Russia has seen a surge in coronavirus cases which has failed to slow for the last month. The country’s response, although initially prompt, seems to have been undermined by mixed messaging from the authorities. The country had actually acted early to stem the outbreak: when the border with China was closed on the 30th January, it appeared that Russia was going to implement further measures to control the spread.
Elsewhere however, the message from Russian State media was that Russia had nothing to worry about. But with Russia looking sure to soon overtaken the US for the highest number of deaths, it now appears this was misguided.
Early measures were also implemented, including closing the border with China, and then the mandatory screening of incoming air passengers with temperature scanners. Not long after, all incoming air traffic was halted to keep the virus out. Hospitals across the country were refitted with ventilators and ICUs expanded.
According to state media, doctors were retrained to deal with the symptoms and pathology of Covid-19, and protective gear and equipment sent to every hospital in the country to ensure they had ample surgical masks, face masks, and medical gloves.
It’s also hard to tell from state messaging how Russia is faring with the outbreak. On April 14, Vladimir Putin had said the country was having “a lot of problems”. On April 19th, however, everything was “under full control.”
Initial optimism was fuelled by the fact that Russia was still reporting low numbers of confirmed cases as the disease spread rapidly across Europe. But the number of infections has surged in recent weeks, leaving President Vladimir Putin to again change direction and label the outbreak an “extraordinary crisis.” This is in contrast with Sweden, where coronavirus numbers were also high, but took a completely different turn thanks to Sweden’s coronavirus management strategy.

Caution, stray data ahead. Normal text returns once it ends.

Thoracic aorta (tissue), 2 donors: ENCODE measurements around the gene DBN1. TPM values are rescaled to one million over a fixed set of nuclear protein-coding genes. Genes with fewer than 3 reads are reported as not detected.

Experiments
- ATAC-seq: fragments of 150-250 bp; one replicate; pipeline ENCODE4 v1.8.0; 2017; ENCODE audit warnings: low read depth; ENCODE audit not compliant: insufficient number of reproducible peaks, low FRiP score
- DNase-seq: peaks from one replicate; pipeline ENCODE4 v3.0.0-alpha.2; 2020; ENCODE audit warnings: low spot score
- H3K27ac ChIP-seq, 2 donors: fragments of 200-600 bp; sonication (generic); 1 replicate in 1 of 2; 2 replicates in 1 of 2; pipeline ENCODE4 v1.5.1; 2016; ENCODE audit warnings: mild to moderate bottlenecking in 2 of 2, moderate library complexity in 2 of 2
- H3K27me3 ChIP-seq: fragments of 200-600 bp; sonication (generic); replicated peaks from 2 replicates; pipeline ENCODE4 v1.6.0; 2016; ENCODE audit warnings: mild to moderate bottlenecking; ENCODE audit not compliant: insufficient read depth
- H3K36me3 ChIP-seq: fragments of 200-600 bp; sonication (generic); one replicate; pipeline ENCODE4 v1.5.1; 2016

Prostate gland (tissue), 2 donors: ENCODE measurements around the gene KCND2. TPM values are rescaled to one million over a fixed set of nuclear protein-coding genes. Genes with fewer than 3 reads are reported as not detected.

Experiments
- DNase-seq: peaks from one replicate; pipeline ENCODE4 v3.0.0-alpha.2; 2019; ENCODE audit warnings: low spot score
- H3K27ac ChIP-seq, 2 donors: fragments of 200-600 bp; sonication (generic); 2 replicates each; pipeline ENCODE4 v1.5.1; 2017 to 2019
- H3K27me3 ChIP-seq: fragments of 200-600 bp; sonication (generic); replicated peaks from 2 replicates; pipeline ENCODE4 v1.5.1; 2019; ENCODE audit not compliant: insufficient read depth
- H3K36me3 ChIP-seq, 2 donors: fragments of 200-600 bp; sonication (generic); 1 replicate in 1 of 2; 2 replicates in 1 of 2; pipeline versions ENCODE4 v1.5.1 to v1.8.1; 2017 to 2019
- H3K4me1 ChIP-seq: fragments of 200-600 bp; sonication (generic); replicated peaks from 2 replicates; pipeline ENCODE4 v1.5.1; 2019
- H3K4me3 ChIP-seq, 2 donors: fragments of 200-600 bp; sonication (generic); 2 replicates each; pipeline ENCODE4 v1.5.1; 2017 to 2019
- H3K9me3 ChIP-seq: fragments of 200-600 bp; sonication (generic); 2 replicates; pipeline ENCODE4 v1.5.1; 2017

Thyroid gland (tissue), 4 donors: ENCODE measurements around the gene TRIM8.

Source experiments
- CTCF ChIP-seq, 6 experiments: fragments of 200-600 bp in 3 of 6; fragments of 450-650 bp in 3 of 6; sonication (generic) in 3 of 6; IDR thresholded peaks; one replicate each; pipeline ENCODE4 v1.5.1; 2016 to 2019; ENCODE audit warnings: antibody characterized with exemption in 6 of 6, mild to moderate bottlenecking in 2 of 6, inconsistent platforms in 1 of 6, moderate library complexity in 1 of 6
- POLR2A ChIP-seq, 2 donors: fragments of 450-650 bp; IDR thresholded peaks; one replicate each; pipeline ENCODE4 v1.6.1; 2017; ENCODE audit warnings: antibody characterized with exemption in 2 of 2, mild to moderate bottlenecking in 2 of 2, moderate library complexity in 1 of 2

State TV at first carried the message that there was no issue. In some corners, the virus was written off as a hoax or conspiracy. Unsurprisingly then, when they were applied on March 25, many people ignored stringent lockdown measures in Moscow. All other major Russian cities were locked down on March 30.
The rules stated that people should only be allowed only to leave their homes to buy essential goods or for emergencies. However, nationwide, as in Moscow, the measures were largely ignored. The mixed messaging may well have contributed to this, and the subsequent surge in cases nationwide.
Despite the early efforts, or promises, to stock hospitals, many doctors are complaining about the lack of protective equipment such as medical protective clothing and medical gloves. Specialist equipment like surgical masks, KN95 masks, FFP2 masks or face shields were not available, and many doctors were making do with improvised equipment.
Official statistics estimate around 290000 cases across the country. Moscow Mayor Sergei Sobyanin has been quoted as saying that he believes as many as 2 percent of Moscow residents could be infected.
If this were true, that would amount to 250,000 people in Moscow alone. And although the official death rate remains relatively low, with only 2,722 deaths so far, there are doubts as to how trustworthy these figures are also.
Drivers and commuters were made to apply for permits in order to travel in a vehicle or use public transport. The police set up checkpoints at various places in the city in order to enforce the new regulations.
It is reported that, due to delays caused by police checking everyone’s phones going into Moscow subway stations, crowds formed, which were followed by a spike of infections a few days after these measures were implemented. So, even the measures that were in place seem to have been badly managed.
It appears that despite their early reaction, a failure to properly communicate the measures needed and general mismanagement have created a fertile breeding ground for the coronavirus.
The government’s lack of a clear message has meant many measures implemented later on in the cycle were either ineffective, or implemented too late. With numbers now soaring, but no one exactly sure which figures to believe, it waits to be seen what is next for Russia and Covid-19.